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story / Noelia Estrada

photos / Andy Knowles

Franz Ferdinand have had a lot of descriptors thrown their way: “high-brow,” “posh,” “cerebral,” “art rockers, ” but pompous they are not. I sat down with the exceedingly gracious and friendly

Alex Kapranos and Paul Thomson to discuss their upcoming album, Right Thoughts, Right Words, Right Actions, which feels like a revitalization of what we’ve come to expect from the Scottish quartet: a boisterous and cheeky shindig of a record that will no doubt have the kids dancing once again. Leave it to Franz Ferdinand to weave post-war period psychology books and a crumbling rock in the North Sea of England into a rip roaring good time.

We also discuss what the lads have been up to these past four years (spoiler alert: It involves puppets).

I was able to listen to the album multiple times. You don’t always get to and albums beg for at least a few listens so I’m glad I was able to do that.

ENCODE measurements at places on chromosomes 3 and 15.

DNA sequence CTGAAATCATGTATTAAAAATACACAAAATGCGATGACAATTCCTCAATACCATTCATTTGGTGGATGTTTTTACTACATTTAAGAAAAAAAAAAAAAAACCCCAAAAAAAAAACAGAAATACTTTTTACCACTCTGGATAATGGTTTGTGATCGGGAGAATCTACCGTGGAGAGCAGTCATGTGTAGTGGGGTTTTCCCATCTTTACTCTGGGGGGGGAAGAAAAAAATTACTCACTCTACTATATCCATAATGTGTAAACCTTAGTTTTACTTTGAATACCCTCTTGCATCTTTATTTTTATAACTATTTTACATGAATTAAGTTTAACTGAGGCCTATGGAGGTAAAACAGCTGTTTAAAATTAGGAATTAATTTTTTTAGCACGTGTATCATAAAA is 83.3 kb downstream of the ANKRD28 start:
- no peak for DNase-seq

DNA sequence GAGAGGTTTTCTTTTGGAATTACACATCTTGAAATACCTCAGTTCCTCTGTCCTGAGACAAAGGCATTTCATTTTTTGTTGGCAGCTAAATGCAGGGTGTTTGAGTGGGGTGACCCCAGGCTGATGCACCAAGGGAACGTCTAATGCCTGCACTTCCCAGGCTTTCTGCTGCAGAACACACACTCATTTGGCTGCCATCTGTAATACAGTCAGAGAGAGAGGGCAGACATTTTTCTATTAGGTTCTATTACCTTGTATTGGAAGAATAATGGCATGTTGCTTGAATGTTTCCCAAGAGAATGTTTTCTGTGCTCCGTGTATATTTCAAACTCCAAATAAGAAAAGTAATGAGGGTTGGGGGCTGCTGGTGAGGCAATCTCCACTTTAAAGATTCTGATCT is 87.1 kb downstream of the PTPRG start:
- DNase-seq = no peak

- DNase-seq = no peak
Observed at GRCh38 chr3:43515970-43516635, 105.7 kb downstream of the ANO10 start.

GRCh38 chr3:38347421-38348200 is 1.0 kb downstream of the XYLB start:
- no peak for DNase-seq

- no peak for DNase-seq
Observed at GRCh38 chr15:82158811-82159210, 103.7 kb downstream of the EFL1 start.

PAUL THOMSON: It’s like, “form an opinion, NOW!”

I read somewhere that when you first started out, Paul once said, “Hopefully the name ‘Franz Ferdinand’ will make people think of the band, instead of the Archduke.” I did a Google search on Franz Ferdinand and you’ve got at least a whole page before him, so congrats! Is that weird for you?

AK: Yeah, it’s a bit weird isn’t it? It’s funny for us because Franz Ferdinand the historical figure, for every school kid his name was part of the syllabus of history, so yeah.

PT: I’ve still never Googled Franz Ferdinand.

Well you’ve got him beat by a whole page.